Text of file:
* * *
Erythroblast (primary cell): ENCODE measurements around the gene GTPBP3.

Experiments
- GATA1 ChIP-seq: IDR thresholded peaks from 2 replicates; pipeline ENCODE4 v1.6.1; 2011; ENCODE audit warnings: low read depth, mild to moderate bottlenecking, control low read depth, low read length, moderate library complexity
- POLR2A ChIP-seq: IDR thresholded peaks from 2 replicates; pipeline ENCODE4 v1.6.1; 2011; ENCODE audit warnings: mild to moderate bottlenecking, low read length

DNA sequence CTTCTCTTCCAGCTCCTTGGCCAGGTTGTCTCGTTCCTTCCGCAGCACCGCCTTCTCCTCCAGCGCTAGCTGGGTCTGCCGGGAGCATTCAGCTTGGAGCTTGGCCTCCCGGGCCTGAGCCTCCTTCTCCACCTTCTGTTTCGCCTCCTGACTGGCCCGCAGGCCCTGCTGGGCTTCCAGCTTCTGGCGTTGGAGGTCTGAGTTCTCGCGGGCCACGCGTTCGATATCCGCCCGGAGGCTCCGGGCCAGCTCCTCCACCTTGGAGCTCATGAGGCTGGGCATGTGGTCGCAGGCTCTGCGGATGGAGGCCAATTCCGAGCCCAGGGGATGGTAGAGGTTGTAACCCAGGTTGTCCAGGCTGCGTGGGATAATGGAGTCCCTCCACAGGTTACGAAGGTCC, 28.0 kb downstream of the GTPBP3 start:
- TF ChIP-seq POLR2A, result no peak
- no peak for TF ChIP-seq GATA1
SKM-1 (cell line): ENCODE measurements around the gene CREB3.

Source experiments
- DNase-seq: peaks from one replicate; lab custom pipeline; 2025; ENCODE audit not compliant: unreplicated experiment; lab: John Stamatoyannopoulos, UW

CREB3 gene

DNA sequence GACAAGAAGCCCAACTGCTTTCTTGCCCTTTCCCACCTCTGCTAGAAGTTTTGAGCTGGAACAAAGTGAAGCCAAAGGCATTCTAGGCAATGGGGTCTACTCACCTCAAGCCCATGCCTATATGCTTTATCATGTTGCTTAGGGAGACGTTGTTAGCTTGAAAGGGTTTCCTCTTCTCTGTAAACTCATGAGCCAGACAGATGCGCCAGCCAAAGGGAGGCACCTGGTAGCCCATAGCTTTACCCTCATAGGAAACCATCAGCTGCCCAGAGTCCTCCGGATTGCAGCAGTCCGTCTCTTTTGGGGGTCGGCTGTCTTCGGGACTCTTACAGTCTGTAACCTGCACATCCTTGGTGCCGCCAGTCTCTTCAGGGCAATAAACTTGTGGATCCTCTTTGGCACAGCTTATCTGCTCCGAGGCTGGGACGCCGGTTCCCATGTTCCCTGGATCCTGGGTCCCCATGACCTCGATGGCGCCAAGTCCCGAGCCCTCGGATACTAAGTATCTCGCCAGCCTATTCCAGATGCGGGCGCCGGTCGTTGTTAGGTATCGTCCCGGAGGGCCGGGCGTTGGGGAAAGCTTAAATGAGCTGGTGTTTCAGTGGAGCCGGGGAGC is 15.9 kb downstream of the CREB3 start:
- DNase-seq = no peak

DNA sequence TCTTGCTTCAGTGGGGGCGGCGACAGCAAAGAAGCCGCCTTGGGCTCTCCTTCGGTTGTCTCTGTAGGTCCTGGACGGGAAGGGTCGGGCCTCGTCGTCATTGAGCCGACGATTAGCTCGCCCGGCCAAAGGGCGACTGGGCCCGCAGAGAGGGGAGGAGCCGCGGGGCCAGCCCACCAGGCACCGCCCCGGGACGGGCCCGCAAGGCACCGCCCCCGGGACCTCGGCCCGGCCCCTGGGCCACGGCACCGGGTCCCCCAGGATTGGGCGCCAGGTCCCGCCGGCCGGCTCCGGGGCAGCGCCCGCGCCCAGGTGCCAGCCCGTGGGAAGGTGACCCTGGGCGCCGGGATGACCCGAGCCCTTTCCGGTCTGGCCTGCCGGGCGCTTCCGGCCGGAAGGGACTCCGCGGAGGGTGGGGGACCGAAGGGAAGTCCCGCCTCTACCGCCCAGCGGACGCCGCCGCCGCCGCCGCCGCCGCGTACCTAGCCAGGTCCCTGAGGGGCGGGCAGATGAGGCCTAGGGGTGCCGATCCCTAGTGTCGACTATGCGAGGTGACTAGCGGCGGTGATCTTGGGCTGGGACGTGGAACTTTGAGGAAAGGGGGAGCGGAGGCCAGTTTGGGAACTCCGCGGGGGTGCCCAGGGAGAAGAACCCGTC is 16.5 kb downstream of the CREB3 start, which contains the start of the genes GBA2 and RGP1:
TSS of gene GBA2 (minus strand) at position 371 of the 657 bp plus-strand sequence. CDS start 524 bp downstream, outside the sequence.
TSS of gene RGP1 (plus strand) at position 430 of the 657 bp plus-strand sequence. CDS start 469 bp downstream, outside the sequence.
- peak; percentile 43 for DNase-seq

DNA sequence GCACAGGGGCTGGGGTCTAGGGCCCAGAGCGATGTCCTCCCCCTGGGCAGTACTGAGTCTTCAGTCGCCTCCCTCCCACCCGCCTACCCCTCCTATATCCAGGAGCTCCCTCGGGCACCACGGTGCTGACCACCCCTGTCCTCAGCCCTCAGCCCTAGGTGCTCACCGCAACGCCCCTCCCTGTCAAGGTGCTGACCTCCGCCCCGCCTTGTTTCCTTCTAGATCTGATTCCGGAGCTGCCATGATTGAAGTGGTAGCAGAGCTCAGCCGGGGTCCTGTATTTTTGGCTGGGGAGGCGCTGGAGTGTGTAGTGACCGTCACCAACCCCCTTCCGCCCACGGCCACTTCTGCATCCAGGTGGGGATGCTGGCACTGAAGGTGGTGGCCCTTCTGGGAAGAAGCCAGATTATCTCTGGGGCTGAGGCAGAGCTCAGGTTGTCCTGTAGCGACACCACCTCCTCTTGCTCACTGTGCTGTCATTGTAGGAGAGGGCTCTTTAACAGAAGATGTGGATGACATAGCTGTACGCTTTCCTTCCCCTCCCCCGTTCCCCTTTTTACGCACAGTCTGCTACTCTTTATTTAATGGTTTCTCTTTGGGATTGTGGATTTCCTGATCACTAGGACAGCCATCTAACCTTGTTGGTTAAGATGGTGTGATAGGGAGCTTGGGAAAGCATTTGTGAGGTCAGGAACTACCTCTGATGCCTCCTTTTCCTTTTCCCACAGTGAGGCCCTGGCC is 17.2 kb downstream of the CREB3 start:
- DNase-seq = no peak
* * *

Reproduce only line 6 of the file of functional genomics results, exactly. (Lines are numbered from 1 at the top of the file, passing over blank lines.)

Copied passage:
- TF ChIP-seq POLR2A, result no peak